Discussion in 'Latest ME/CFS Research' started by Kyla, Oct 11, 2016.
The biome results - is there actually enough understanding of this to say which of two biomes is 'better', or reflective of a disease state. Diet can massively change the biome as an example, as can exposure to outside influences - both of which may vary in a severely affected CFS patient.
As they say, they need to do a bigger study on twins.
I'm a monozygotic twin, with a healthy other half, and would like to know where I went wrong to get what I've got. We both tended to get the same illnesses and even have the same kinds of accidents while we were growing up.
It would be good if you and your twin could sign up to a biobank, as I am sure monozygotic twins are in hot demand:
There seems to be a universal finding that less diversity is associated with a variety of health problems and western guts in general are less diverse than those of people eating traditional diets, not to mention the few examples of traditional hunter gatherers.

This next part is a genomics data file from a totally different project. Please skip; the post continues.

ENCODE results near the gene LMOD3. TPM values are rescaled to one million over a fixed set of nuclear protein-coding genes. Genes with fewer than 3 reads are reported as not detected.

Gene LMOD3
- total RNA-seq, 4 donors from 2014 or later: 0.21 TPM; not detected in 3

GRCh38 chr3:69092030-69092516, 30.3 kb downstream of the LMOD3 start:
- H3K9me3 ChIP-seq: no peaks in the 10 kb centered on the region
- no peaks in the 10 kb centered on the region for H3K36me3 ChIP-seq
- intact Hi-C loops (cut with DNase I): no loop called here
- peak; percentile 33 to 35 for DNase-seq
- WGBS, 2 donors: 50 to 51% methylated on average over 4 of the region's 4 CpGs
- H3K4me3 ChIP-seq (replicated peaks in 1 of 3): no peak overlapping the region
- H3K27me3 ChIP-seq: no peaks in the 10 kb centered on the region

I haven't had a chance to read the detail of the study yet - am particularly interested in the virome study.
@alicec Would I be correct in thinking that prokaryotic viruses are the same thing as bacteriophages?
Yes. A phage is a virus that infects a bacterium. I am not sure if the same term is used for a virus which infects an archaeon (also a prokaryote). Archaea are present in the gut though in small amounts compared with bacteria.
I would be surprised if 34 year old healthy twins had the same microbiome. Has there been any study of that?
There does appear to be a heritable component to the microbiome - ie host genes play a role. Here is a report of an interesting recent study.
But after you've moved out and not been living with someone for a decade, it looks lots less similar.
No useful cite other than it was mentioned on this week in virology.
The recent twin study found that at least a dozen microbes are heritable and that these are temporally stable.
You can also try a Google Site Search
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